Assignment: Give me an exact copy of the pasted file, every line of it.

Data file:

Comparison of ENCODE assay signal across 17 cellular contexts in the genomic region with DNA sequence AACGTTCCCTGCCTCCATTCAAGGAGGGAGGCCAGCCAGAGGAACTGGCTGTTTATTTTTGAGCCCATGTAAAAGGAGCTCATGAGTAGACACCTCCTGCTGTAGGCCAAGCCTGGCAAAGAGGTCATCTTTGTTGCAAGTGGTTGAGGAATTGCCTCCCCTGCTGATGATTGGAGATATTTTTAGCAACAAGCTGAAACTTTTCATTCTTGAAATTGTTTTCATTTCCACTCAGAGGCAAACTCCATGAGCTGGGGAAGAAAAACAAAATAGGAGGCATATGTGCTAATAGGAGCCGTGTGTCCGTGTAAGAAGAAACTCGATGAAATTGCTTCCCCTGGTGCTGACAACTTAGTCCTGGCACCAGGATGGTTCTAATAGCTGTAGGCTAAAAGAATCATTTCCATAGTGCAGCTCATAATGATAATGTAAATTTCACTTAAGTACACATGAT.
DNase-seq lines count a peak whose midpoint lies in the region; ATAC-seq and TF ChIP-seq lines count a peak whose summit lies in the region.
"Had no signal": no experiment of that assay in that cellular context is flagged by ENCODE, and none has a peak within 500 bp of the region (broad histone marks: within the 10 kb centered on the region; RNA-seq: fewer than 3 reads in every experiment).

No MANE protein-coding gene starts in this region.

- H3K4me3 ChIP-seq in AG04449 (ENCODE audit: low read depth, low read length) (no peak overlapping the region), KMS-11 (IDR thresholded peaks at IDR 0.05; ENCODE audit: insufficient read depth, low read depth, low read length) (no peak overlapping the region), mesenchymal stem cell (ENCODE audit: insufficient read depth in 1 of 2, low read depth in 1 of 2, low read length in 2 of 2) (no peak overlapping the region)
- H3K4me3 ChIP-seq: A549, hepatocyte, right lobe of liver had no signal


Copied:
Comparison of ENCODE assay signal across 17 cellular contexts in the genomic region with DNA sequence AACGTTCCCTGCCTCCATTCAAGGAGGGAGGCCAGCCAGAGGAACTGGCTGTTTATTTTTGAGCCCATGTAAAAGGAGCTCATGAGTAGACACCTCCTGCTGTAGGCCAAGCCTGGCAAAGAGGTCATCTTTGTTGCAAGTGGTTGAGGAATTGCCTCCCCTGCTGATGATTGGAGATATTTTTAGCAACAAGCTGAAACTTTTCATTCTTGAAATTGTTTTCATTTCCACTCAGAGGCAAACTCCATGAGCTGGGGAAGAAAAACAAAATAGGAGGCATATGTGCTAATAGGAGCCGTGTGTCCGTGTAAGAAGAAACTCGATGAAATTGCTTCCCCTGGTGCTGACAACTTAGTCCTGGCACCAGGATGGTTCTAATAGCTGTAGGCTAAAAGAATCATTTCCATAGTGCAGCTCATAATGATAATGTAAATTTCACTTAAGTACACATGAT.
DNase-seq lines count a peak whose midpoint lies in the region; ATAC-seq and TF ChIP-seq lines count a peak whose summit lies in the region.
"Had no signal": no experiment of that assay in that cellular context is flagged by ENCODE, and none has a peak within 500 bp of the region (broad histone marks: within the 10 kb centered on the region; RNA-seq: fewer than 3 reads in every experiment).

No MANE protein-coding gene starts in this region.

- H3K4me3 ChIP-seq in AG04449 (ENCODE audit: low read depth, low read length) (no peak overlapping the region), KMS-11 (IDR thresholded peaks at IDR 0.05; ENCODE audit: insufficient read depth, low read depth, low read length) (no peak overlapping the region), mesenchymal stem cell (ENCODE audit: insufficient read depth in 1 of 2, low read depth in 1 of 2, low read length in 2 of 2) (no peak overlapping the region)
- H3K4me3 ChIP-seq: A549, hepatocyte, right lobe of liver had no signal